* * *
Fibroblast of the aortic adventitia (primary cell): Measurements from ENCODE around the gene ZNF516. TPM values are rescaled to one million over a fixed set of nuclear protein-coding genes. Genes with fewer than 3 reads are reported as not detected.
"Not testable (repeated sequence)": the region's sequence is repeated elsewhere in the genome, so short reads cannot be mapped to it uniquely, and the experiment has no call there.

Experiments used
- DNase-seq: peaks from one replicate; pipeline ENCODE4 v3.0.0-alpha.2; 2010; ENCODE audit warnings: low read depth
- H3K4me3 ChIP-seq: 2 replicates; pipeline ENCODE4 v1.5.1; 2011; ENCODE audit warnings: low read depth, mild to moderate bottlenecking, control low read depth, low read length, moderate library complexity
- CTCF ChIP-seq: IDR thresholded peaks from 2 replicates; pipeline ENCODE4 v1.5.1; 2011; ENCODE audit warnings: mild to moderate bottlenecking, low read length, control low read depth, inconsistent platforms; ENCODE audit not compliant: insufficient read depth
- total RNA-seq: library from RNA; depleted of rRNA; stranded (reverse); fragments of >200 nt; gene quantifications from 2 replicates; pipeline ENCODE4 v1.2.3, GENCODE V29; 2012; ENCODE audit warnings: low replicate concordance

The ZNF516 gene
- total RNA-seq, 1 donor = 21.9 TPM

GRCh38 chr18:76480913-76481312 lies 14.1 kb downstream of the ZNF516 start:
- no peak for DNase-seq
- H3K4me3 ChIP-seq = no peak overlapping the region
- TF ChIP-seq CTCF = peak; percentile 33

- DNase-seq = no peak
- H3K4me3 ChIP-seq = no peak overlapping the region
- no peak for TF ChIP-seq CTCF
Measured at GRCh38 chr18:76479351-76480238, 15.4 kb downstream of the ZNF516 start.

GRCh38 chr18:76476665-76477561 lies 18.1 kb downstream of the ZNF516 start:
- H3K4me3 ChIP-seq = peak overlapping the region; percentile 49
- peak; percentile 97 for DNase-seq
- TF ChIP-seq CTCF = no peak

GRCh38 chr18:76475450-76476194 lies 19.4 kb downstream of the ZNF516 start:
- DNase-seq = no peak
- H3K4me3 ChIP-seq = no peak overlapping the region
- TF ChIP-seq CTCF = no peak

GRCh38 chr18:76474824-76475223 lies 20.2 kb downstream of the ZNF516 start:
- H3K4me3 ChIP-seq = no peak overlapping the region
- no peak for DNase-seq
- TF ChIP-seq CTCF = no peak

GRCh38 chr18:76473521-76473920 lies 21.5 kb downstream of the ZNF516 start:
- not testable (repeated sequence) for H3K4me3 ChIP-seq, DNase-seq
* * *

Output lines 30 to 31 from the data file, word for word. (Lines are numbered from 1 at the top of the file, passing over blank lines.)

GRCh38 chr18:76473521-76473920 lies 21.5 kb downstream of the ZNF516 start:
- not testable (repeated sequence) for H3K4me3 ChIP-seq, DNase-seq